When Microsoft settled its antitrust battle with the Computer and Communications Industry Association (CCIA) earlier this year, one of the CCIA's top execs and an outspoken critic of Microsoft was paid nearly $10m.
According to the documents seen by the Financial Times, Ed Black, president of the CCIA, took half of the $19.75m payment Microsoft made to the association. The payment was approved by the board of the CCIA, the paper said.
A Microsoft spokeswoman said that while the company had made the payment to the association, it had not had any part in saying how the money was distributed after it was paid.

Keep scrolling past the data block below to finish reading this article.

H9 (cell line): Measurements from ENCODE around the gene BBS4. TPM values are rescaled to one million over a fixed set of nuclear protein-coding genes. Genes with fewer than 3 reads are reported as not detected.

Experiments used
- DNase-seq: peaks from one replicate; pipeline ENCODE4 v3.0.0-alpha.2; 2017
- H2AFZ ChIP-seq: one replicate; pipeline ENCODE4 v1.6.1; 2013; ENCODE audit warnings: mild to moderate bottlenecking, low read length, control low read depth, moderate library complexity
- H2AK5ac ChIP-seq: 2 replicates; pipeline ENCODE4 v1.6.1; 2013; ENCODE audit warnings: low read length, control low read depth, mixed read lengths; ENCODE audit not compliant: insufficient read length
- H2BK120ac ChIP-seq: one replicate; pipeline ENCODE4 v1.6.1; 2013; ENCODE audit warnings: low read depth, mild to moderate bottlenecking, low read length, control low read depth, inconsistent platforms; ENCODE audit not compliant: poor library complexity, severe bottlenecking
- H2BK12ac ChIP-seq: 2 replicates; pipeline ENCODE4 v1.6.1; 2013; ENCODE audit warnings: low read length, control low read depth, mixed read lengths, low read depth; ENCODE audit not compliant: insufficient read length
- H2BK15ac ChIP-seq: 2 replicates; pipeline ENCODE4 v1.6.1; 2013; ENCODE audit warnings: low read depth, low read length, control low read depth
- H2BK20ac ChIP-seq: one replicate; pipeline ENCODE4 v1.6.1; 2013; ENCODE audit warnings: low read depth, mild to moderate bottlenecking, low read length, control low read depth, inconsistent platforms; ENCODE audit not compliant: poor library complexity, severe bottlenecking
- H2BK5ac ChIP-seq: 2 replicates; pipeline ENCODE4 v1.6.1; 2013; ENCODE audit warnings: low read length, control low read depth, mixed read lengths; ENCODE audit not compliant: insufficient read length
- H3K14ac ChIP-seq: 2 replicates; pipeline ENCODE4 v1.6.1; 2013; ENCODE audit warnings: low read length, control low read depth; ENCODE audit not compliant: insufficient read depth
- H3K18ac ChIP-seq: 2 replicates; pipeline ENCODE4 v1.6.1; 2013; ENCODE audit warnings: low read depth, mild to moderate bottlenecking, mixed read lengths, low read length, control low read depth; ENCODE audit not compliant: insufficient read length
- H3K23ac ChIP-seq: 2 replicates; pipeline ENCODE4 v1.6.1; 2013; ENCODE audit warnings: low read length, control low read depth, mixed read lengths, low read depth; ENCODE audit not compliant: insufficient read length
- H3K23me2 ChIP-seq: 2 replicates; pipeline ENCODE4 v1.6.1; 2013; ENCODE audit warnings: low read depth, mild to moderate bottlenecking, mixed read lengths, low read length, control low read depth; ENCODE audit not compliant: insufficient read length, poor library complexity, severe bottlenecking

"It was of course up to the CCIA Board to decide how to use the money it received from us and we had no involvement at all in that process. Microsoft agreed to make a payment to CCIA as an organisation as reimbursement for certain legal and related expenditures that it had incurred."
As part of the settlement, the CCIA agreed to drop its antitrust suit against Microsoft, which alleged that Windows XP was anticompetitive. It also agreed to drop out of acting for the European Commission in its antitrust case against the software maker, which ruled that Microsoft should pay €497m and sell a version of Windows without its media player software bundled in.
The EU also recently lost another of its antitrust backers when Novell withdrew its support after settling with Redmond for $536m.